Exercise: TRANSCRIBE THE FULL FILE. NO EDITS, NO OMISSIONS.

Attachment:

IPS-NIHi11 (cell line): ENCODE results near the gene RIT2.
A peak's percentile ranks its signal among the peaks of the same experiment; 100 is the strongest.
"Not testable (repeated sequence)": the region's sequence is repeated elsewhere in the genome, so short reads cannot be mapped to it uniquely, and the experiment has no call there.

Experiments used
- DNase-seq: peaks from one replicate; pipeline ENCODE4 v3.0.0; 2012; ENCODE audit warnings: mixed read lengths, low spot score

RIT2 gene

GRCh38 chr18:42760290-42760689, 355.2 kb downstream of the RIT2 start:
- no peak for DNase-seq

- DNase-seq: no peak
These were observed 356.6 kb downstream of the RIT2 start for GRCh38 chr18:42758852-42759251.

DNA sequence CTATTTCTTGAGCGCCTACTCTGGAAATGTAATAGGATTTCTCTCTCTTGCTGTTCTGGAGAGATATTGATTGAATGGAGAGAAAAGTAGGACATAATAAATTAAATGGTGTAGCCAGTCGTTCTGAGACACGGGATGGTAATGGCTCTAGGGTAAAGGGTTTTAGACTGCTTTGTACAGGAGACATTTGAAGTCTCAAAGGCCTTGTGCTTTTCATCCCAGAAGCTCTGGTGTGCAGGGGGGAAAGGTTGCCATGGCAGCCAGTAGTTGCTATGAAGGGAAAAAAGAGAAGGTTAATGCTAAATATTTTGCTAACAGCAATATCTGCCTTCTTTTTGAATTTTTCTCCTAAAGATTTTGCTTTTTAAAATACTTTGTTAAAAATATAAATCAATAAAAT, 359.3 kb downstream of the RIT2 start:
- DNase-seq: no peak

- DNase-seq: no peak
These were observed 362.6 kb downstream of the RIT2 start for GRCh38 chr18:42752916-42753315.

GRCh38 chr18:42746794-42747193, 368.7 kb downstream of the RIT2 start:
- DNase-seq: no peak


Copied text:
IPS-NIHi11 (cell line): ENCODE results near the gene RIT2.
A peak's percentile ranks its signal among the peaks of the same experiment; 100 is the strongest.
"Not testable (repeated sequence)": the region's sequence is repeated elsewhere in the genome, so short reads cannot be mapped to it uniquely, and the experiment has no call there.

Experiments used
- DNase-seq: peaks from one replicate; pipeline ENCODE4 v3.0.0; 2012; ENCODE audit warnings: mixed read lengths, low spot score

RIT2 gene

GRCh38 chr18:42760290-42760689, 355.2 kb downstream of the RIT2 start:
- no peak for DNase-seq

- DNase-seq: no peak
These were observed 356.6 kb downstream of the RIT2 start for GRCh38 chr18:42758852-42759251.

DNA sequence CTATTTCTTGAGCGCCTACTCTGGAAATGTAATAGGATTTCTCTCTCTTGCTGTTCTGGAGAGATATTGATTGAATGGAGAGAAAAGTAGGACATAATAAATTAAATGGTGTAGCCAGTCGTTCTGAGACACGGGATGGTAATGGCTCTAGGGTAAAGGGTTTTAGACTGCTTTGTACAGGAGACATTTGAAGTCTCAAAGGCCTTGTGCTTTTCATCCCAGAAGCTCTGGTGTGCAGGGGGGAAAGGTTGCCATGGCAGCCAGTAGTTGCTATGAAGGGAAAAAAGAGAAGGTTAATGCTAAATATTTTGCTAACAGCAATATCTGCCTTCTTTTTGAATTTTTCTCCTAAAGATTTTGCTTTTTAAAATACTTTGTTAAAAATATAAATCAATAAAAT, 359.3 kb downstream of the RIT2 start:
- DNase-seq: no peak

- DNase-seq: no peak
These were observed 362.6 kb downstream of the RIT2 start for GRCh38 chr18:42752916-42753315.

GRCh38 chr18:42746794-42747193, 368.7 kb downstream of the RIT2 start:
- DNase-seq: no peak